After a wonderful and hilarious weekend spent with a group of my old university friends, I set today aside to do a lot of housework. The carpet wants scrubbing (well, the carpet always wants scrubbing; black cat + cream carpet = constant fluff), there's an enormous pile of laundry to be done and the beds need changing. Just at the moment, though, Joshy and I are having a break from this domestic activity and watching 'Bagpuss', and a very nice time we're having too.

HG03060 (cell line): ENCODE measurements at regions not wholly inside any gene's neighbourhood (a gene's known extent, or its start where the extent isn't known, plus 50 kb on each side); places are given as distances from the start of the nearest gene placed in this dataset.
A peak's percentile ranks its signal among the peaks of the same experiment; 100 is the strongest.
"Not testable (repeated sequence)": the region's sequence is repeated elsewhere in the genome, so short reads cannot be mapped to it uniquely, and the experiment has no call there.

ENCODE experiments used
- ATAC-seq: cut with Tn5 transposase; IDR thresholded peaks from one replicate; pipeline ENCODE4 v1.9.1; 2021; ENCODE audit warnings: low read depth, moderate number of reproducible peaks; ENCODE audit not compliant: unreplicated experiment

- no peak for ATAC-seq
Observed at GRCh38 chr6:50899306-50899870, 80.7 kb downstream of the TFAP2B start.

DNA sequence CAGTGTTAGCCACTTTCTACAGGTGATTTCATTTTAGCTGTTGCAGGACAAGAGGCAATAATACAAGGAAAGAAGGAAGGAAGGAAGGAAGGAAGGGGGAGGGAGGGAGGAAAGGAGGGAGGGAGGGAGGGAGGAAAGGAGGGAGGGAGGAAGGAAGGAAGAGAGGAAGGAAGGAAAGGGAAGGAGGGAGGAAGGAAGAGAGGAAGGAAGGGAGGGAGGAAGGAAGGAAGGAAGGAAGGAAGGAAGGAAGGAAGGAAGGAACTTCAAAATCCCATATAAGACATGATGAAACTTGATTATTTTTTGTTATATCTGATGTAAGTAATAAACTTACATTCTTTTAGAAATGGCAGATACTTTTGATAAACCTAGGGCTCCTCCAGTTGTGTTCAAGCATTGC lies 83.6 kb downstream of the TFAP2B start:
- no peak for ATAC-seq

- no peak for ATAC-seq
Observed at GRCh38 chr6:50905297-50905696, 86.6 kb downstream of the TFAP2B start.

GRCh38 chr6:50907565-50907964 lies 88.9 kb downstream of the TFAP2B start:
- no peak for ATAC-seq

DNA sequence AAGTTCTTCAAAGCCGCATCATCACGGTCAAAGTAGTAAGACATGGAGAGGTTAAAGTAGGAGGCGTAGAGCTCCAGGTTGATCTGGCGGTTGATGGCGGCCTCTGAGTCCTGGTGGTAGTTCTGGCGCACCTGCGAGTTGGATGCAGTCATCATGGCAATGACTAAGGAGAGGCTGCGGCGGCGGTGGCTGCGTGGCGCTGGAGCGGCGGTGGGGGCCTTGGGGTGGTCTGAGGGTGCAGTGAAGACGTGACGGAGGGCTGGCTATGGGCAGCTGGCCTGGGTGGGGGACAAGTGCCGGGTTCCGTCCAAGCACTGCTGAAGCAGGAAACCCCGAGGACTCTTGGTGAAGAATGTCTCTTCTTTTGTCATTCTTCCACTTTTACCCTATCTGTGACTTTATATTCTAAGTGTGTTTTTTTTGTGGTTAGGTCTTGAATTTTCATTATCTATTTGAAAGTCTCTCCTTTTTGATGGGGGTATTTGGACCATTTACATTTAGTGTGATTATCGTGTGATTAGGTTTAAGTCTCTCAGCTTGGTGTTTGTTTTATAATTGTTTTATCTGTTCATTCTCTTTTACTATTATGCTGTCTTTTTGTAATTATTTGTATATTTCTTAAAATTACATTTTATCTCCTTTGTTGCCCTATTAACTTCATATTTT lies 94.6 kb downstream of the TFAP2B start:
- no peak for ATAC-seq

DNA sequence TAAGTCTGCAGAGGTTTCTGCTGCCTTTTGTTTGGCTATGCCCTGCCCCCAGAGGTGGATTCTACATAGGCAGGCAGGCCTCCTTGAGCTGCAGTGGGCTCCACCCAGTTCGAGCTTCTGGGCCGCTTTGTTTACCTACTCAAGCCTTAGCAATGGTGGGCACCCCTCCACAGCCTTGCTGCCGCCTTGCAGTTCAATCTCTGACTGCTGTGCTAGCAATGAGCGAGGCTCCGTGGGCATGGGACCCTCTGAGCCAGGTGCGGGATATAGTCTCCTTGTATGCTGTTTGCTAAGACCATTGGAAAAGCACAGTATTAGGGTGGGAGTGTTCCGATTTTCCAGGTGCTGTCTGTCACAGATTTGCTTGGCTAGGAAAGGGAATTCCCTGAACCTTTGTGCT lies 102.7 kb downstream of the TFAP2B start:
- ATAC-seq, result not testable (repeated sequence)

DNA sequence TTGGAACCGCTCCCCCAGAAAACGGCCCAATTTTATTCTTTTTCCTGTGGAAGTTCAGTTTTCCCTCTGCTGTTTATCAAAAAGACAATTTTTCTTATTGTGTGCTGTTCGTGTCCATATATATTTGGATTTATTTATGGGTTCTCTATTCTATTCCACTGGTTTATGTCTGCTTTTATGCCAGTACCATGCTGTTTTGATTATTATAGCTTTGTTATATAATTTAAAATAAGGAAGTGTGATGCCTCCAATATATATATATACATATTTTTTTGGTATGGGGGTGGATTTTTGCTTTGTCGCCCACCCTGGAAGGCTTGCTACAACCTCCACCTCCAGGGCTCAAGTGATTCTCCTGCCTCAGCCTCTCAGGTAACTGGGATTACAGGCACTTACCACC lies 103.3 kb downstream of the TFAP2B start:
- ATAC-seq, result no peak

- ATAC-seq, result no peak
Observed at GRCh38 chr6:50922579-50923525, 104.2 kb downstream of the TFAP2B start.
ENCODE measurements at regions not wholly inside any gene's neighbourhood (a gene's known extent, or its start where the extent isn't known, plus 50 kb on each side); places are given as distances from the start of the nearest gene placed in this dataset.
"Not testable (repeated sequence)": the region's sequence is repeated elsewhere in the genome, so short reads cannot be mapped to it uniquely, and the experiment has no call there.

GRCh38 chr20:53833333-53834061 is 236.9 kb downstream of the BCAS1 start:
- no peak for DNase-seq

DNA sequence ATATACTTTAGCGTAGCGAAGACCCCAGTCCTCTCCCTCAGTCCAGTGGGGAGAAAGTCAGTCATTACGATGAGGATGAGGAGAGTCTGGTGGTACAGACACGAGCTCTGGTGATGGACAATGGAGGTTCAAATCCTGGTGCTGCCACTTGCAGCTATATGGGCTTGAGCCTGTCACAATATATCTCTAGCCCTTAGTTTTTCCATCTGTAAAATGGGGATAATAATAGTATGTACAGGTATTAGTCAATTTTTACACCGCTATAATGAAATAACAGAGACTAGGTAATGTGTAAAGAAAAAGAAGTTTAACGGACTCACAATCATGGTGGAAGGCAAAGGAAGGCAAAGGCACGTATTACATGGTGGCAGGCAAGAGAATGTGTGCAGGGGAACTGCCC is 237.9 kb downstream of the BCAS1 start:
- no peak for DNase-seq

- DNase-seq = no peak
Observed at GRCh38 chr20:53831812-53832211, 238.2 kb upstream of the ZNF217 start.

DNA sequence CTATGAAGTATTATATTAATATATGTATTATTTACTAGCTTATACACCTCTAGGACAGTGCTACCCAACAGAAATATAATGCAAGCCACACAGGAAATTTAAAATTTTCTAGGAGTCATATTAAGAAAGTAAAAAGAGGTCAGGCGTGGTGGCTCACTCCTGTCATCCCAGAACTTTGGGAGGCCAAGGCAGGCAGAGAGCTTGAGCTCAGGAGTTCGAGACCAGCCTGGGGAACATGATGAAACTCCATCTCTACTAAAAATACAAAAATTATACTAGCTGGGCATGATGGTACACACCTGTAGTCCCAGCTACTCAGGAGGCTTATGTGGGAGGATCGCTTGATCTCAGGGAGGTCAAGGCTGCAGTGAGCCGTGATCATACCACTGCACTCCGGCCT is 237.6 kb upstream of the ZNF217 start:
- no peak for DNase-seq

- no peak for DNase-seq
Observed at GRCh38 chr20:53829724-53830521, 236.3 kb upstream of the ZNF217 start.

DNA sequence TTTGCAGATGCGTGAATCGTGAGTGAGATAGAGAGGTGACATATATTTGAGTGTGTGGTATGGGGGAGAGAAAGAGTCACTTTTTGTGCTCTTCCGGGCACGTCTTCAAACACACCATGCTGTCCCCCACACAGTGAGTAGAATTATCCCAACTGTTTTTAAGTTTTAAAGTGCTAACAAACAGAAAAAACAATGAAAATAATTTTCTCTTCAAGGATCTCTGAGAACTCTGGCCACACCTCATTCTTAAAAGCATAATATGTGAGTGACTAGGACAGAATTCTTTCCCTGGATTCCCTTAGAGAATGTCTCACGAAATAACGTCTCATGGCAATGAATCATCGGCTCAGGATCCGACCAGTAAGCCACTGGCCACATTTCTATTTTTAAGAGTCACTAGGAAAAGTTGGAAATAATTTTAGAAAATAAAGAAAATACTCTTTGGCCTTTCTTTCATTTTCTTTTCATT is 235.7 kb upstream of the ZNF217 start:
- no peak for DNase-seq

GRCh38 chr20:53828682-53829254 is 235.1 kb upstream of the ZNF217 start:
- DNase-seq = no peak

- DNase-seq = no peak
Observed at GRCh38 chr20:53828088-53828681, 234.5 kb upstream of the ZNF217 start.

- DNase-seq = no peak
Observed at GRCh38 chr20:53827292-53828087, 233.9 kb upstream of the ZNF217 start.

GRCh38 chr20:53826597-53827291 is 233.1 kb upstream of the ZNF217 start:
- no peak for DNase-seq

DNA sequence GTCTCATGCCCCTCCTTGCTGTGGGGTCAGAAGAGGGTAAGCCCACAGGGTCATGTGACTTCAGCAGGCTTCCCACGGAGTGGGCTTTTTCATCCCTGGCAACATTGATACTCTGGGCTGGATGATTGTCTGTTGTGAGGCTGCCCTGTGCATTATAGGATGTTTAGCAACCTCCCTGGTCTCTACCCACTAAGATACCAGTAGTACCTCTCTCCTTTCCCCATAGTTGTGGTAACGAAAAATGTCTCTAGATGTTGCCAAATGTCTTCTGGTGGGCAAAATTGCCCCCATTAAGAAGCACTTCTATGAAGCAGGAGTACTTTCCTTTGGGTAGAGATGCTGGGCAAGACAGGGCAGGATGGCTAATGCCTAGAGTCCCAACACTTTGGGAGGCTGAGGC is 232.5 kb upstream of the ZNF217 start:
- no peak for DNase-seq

Before turning on the TV I made a cup of tea, microwaved a piece of cake, and then took a further moment to book a smear test. I am due, but not overdue, to have one and had been advised by my GP to wait for about three months after giving birth before going for my next one; as Joshua is four months old, it was about time I actually made the appointment. So I shall now look forward to Tuesday 3rd March at 3pm, with a certain amount of trepidation. Smears are not dignified, it must be said. They're not excessively painful, but it's hardly as if they're administered using the nice end of a feather. However, in common with all the thousands of other women who have recently stopped procrastinating and got on the phone to their local surgery to arrange their next smear, for me those two concerns paled somewhat into insignificance upon reading in the papers about Jade Goody's struggle with cervical cancer, which is likely to claim her life in the not too distant future. On Saturday, one of my university friends (who has experienced her own brush with cancer but is entirely free of it now, to everyone's immeasurable relief) commented, apropos of Jade, "I feel so sorry for her... that could have been me, having to leave my children behind...". That was all the reminder I needed to get my act together and make the appointment, and it has also served to cement my attitude towards Jade Goody, having read far more about her in the papers during the past few weeks than when she was in the 'Big Brother' house in 2002.